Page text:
Microsoft reveals Office 2019

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Microsoft reveals Office 2019

Microsoft has revealed that the next version of its standalone productivity software suite will be called Office 2019, and is expected to release next year.

It will include updated, versions of Word, Excel, PowerPoint and the Outlook messaging and calendaring client, Office general manager Jared Spataro said in a blog post coinciding with the vendor's Ignite conference.

"Perpetual" is what Microsoft calls its standalone software package where Office can be installed on a single computer only, and for which the customer pays a licence fee once only.

Microsoft has been trying to shift users off traditional Office towards its cloud-based Office 365, which is paid for using a subscription rather than a one-off payment.

Perpetual software does not expire and cease to work like Office 365 does when users stop paying the subscription charges.

Spataro acknowledged that not all Microsoft customers are ready to move to the cloud, and Office 2019 "will be a valuable upgrade for customers who feel that they need to keep some or all of their apps and servers on-premises."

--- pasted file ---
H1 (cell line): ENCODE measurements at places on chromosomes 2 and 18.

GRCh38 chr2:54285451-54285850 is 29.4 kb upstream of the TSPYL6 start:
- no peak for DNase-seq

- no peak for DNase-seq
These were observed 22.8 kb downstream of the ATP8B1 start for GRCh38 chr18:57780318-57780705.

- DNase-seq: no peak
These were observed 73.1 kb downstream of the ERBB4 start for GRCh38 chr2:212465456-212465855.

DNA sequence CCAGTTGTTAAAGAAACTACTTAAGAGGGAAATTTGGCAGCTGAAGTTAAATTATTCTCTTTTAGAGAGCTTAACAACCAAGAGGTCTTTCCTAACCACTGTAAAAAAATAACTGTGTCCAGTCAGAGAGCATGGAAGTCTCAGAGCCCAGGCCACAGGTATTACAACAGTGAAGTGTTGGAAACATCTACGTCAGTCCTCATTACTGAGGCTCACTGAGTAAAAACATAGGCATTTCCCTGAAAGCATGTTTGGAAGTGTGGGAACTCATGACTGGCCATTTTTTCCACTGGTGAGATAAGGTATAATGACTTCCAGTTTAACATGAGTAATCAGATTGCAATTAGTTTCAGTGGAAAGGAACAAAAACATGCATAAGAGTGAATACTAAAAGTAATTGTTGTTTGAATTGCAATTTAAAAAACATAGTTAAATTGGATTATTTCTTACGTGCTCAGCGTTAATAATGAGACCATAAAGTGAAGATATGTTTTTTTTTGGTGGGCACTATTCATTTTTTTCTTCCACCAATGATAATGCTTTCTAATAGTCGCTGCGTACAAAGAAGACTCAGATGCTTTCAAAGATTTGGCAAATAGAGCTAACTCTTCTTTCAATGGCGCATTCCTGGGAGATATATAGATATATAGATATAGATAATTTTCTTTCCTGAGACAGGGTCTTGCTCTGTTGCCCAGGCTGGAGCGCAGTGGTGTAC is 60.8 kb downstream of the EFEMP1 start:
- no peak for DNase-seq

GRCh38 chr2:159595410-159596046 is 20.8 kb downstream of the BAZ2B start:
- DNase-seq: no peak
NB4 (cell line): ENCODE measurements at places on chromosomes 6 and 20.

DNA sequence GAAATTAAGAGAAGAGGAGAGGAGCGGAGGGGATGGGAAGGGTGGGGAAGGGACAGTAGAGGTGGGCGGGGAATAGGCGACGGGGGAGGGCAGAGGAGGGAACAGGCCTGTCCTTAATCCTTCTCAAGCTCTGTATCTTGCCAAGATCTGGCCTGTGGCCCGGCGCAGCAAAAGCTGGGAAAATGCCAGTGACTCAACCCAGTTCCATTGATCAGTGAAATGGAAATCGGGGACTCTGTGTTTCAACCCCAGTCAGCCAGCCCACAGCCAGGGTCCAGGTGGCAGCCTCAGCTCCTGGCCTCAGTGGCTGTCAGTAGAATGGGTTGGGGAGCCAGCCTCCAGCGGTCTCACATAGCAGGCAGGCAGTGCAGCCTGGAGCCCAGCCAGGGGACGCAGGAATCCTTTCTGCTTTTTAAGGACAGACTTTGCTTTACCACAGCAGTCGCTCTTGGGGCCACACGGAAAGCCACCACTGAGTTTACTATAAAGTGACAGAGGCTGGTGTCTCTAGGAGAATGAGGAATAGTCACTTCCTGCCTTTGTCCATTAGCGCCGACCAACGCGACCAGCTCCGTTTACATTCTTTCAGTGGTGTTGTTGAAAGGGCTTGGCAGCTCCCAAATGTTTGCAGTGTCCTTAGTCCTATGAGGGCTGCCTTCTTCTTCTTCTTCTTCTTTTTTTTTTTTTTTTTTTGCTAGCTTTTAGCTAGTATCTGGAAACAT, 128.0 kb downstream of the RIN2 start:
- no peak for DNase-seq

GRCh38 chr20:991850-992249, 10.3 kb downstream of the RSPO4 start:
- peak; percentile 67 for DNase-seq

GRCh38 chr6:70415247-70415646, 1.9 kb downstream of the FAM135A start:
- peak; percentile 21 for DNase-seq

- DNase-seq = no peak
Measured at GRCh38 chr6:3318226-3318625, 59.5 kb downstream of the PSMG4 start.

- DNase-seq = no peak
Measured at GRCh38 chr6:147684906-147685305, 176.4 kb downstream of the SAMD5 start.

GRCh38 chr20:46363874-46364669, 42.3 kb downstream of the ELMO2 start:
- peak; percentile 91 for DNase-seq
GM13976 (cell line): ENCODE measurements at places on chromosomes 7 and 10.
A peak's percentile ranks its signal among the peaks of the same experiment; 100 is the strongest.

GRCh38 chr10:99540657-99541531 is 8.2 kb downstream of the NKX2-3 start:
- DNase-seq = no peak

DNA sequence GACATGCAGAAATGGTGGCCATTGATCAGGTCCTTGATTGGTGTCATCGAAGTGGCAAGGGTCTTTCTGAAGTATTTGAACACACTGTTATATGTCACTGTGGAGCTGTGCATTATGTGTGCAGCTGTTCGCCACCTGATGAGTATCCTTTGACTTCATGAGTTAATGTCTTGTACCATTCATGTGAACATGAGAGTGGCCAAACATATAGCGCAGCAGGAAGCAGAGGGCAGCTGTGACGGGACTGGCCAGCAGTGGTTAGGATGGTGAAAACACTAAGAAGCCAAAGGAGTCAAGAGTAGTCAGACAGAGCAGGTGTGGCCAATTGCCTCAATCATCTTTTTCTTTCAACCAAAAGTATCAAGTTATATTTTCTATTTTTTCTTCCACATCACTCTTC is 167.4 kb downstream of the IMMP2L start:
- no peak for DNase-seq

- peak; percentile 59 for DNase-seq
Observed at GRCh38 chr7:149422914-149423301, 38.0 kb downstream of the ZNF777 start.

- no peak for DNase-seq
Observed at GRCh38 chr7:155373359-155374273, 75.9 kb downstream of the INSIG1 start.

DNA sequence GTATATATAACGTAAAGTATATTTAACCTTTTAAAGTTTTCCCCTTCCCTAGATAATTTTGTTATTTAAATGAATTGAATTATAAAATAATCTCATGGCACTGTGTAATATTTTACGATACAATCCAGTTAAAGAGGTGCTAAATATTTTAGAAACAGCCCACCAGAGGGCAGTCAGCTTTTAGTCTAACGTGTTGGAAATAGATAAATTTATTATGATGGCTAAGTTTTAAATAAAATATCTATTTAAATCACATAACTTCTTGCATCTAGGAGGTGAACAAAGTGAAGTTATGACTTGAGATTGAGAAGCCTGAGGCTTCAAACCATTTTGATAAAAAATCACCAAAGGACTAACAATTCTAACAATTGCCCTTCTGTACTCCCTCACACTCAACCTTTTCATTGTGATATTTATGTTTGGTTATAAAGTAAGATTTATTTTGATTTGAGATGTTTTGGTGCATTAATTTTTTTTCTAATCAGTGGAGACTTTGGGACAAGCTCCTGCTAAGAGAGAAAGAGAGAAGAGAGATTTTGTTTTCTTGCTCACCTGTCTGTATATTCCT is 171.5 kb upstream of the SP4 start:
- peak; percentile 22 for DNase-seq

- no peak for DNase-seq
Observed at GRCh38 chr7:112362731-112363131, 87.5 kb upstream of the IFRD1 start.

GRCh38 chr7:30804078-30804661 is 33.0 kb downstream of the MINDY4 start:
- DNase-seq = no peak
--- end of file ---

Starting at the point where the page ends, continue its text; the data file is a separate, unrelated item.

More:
Microsoft has introduced some fish-hooks for the perpetual version of Office, however.

In April this year, Microsoft said that starting October 2020, users with perpetual versions of Office will be required to connect to Office 365 services.

Only users with the latest supported version of Office perpetual will be able to connect to Office 365 services, meaning those with older variants of the productivity suite will have to upgrade their software.

Office 2019 will come with new Exchange, SharePoint and Skype for Business services, which Microsoft said will have better manageability, usability, security and updated voice capabilities.

Spataro provided a glimpse of the new features in Office 2019, which is scheduled for release in the second half of 2018.

Among these are improved "inking" or screen drawing features that include stylus pressure sensitivity, tilt effects and replays.

He also promised new formulae and charting options for the Excel spreadsheet, and animation features for the PowerPoint presentation package.

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